Leonard gets out of the way of the story he is trying to tell. He manages to square the paradox of conveying admiration for the ambition and accomplishments of pioneers like Don Tyson while also seeing the fruits of those achievements clearly: hollowed-out towns across rural America, and meat this is made efficiently, but ruthlessly.
Leonard dissects the distinct histories of the poultry, pork, and beef industries with precision and care. He is never preachy; where he indicts standard industry practices, he does so on the basis of meticulously gathered evidence. But he knows how not to get bogged down--the details he presents are always telling ones.
He writes with the intimate ease of an expert about both regulatory maneuvering in Washington, DC and farmers and ranchers in Arkansas and Iowa.
If you want to understand how America works today, read this book.
If you want to know how that boneless, skinless chicken breast in the supermarket was created from a chicken, how it became poultry, read this book.
It is a serious book, but also a quick read that captures you with the fluidity of its prose.
This is a remarkably insightful book, reflecting the author Christopher Leonard's deep and careful research and skilled writing. The book covers much more than just the evolution of the Tyson chicken empire, though that is the inspiration of the work. Don Tyson was the business genius who led his family firm to the heights of power and depths of iniquity which Leonard explains so clearly, and which inspired so many other businesses. Leonard capped his research by interviewing Don Tyson himself.
In the meat business, although the "farmers" contribute both financial and human capital essential to the overall enterprise they do not share in its profits. Each firm like Tyson owns all the elements of its overall business which have economies of scale (feed-mixing, hatchery, slaughter, marketing) but delegates the labor-intensive step of actually raising the animals on capital-intensive farmsteads to hapless peons. The peons do not ask for overtime or better wages as employees would, they do not shirk, they force their children to labor without pay-- because they think of themselves as "independent farmers," for a few years at least. They are not independent at all-- firms like Tyson supply the chicks, the feed, the medicines-- everything-- and take the grown chickens away every few months. Since the farmers don't own the animals they raise they cannot sell them into the market but must take whatever payment-- large or small-- their sponsoring firm decides to give them. They can't even quit easily because they owe huge mortgages on their farms, which Tyson and similar firms actually steer them to get.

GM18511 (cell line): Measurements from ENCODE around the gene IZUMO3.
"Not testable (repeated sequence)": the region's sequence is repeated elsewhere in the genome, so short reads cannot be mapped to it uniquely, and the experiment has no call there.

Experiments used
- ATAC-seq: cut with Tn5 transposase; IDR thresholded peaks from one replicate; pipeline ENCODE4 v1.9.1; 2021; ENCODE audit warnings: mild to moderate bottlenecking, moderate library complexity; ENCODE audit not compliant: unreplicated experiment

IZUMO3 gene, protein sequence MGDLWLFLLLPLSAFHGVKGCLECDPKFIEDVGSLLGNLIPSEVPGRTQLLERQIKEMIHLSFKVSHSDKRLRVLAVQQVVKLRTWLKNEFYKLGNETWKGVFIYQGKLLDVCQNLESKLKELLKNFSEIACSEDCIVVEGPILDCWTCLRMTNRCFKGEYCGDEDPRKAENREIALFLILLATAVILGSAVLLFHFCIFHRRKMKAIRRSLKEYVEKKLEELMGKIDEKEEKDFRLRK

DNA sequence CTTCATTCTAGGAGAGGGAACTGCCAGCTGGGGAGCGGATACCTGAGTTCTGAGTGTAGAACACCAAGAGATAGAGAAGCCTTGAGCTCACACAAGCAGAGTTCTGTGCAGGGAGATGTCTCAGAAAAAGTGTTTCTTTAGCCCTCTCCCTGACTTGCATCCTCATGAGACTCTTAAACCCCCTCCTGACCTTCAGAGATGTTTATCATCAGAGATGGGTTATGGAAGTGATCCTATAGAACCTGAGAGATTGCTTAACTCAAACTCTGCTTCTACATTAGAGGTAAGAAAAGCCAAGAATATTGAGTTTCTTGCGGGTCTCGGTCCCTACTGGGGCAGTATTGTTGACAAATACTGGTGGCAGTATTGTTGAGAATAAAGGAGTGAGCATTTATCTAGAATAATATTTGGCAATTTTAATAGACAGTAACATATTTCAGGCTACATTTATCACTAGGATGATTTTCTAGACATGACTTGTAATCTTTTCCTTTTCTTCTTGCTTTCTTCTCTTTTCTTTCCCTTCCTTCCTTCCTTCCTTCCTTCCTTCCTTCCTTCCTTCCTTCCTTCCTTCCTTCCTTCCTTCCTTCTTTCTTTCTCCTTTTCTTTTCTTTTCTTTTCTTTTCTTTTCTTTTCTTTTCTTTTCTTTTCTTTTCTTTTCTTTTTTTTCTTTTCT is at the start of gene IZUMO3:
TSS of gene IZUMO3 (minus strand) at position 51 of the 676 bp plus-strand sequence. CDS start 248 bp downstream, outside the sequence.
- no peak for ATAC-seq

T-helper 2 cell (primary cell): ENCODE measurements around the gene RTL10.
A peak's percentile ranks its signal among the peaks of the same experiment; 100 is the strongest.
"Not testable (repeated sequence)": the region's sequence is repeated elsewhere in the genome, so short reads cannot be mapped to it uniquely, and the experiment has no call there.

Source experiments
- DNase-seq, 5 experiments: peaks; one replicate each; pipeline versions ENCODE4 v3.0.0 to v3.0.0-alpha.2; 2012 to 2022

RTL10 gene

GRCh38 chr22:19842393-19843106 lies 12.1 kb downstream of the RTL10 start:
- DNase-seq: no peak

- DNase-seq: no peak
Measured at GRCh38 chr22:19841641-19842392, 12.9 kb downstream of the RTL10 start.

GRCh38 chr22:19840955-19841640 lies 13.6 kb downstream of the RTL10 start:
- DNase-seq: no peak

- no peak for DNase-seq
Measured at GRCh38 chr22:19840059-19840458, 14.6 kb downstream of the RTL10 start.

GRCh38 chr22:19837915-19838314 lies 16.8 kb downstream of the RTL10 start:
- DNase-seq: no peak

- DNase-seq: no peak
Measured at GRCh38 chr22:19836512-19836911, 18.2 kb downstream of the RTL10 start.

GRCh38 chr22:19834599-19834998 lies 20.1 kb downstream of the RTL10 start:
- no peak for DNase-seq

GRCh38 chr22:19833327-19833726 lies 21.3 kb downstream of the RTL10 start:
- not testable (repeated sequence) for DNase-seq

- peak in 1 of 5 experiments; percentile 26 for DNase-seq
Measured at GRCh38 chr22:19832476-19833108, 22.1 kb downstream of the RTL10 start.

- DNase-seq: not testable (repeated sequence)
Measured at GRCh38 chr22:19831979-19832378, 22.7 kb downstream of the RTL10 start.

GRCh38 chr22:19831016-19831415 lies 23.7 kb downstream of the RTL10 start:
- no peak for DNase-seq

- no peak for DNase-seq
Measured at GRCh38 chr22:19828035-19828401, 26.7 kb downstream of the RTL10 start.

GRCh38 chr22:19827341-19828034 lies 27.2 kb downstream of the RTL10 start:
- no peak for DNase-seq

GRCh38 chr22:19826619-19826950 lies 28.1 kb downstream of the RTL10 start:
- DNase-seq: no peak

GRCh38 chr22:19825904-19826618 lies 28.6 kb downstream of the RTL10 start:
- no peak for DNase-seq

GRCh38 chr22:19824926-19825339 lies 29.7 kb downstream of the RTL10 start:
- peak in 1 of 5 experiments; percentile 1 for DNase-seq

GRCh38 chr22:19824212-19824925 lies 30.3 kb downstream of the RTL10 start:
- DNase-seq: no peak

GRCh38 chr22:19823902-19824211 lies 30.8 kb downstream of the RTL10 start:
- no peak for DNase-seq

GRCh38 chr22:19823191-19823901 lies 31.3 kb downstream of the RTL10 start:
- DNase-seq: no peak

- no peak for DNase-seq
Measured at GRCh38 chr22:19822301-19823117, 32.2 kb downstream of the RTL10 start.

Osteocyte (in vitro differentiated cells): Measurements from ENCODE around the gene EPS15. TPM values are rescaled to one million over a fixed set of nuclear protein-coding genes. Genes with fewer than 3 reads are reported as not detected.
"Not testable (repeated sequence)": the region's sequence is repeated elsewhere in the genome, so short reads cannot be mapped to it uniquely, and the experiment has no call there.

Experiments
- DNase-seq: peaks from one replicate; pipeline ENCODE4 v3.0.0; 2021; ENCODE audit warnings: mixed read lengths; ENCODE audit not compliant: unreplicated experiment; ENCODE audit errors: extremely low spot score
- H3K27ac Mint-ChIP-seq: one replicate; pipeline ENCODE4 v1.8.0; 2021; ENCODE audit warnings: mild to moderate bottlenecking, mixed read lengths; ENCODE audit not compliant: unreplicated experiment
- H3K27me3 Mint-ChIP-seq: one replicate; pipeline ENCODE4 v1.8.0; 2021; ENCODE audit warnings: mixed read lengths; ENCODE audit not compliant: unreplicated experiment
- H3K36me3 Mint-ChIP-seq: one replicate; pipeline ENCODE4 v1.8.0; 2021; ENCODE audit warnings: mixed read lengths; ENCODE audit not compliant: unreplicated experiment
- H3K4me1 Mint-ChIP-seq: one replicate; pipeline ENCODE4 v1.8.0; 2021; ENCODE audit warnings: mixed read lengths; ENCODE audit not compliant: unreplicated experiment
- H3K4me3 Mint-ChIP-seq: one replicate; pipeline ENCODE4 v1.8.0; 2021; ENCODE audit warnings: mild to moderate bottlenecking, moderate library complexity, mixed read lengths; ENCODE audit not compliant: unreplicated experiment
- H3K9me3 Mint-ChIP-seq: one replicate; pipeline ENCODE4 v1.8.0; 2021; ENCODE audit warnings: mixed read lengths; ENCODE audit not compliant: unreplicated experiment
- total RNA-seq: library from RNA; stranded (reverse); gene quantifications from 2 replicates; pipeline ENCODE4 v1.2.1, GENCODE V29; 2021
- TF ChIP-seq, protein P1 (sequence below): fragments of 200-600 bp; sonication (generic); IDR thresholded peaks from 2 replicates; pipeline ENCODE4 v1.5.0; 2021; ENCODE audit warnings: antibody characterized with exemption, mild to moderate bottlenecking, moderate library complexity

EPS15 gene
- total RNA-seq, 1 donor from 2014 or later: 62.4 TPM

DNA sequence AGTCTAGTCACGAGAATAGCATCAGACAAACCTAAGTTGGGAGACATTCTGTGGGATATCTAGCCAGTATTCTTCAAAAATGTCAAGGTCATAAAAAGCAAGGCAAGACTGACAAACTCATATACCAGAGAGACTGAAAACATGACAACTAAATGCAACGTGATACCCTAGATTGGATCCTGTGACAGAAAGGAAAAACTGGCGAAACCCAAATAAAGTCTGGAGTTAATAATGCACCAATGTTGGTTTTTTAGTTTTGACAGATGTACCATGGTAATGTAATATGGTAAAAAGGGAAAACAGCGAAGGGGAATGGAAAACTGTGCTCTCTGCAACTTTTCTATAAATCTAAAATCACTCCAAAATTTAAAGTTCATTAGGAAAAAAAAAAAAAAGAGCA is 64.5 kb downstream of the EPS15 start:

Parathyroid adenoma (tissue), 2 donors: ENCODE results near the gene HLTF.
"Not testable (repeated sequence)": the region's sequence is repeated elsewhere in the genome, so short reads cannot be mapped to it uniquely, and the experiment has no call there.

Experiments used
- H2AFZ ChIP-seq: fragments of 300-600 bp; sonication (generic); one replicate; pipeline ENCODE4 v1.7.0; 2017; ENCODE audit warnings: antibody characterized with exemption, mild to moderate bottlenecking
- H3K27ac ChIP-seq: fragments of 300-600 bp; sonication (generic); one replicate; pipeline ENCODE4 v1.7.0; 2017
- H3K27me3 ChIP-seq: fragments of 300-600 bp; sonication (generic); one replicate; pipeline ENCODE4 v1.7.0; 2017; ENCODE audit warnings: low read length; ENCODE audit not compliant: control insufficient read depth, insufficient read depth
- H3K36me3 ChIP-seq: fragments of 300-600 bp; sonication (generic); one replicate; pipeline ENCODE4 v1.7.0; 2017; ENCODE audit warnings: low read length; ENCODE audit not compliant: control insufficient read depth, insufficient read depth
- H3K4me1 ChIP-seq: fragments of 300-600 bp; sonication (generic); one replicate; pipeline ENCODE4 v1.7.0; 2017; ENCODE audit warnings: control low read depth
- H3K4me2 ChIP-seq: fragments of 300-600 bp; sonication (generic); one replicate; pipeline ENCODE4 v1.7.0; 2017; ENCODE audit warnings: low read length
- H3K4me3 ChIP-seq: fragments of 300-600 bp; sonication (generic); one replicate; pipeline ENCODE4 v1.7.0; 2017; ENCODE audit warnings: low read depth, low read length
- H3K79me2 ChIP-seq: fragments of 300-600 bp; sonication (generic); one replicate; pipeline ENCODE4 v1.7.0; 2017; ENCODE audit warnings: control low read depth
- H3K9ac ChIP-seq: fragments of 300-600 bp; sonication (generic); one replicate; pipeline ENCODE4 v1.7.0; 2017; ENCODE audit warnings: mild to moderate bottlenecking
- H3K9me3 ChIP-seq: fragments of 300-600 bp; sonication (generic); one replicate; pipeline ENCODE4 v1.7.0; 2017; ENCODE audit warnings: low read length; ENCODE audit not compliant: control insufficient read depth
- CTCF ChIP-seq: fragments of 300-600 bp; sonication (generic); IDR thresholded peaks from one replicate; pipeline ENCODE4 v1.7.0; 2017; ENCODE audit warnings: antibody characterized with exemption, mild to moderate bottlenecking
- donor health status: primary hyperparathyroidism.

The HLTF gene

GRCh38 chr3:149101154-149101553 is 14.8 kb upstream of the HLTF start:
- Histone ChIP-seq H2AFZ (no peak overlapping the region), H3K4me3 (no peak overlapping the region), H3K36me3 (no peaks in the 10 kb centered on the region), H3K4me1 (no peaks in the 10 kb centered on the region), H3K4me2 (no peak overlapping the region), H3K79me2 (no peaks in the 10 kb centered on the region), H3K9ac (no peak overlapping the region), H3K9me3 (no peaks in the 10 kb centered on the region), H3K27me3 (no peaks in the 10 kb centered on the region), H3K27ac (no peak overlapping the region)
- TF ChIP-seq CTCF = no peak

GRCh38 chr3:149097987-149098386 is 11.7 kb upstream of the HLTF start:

The concept and practice of chickenization has spread beyond the raising of meat animals. It is essentially how so-called "sharing" businesses like Airbnb or Uber and various similar competitors work.
Airbnb owns all the good parts of its business. It does not tie up capital in dwelling rooms-- hosts supply those using mortgages for which they are solely liable (Airbnb refers new hosts to lenders for a commission)-- and does not employ housekeepers or maintenance staff-- as "independent businessmen" the hosts clean and patch. Uber is similar-- drivers buy the cars that Uber chooses with loans arranged by Uber, then to pay off those loans they drive Uber's customers around when Uber tells them to in return for payments set unilaterally by Uber (plus occasional tips). The drivers fuel and maintain the cars and pay all the taxes on them. Like chicken farmers, Airbnb hosts and Uber drivers contribute financial and human capital essential to the overall business, they work without minimum or overtime wages for payments set unilaterally by chickenizing firms, but they do not share in the overall profits.
Competitively, Airbnb destroys hotels and Uber destroys taxi firms because chickenization drives down capital and labor costs so effectively. What firm can afford a hundred-million-dollar mortgage on a hotel when a competitor uses a ragtag army of hosts to provide an equivalent number of rooms using independent capital? Worse, what firm can afford to employ housekeepers or drivers, with all the overhead of managing them and accepting liability for their actions, when a competitor uses "independent businessmen" who work furiously without supervision because they're desperate to make their next loan payment?
Reading "The Meat Racket" will teach you how to recognize chickenization in any industry (it's common in fast-food and small-retail franchising). That alone would justify the book, but the story Leonard tells, of the plight of the farmers, the history of the Tyson firm and the other firms which emulated it, the remarkable lives of Don Tyson, his father, and the people around them, is so interesting that you can read the book for sheer entertainment. For either or both, read this book.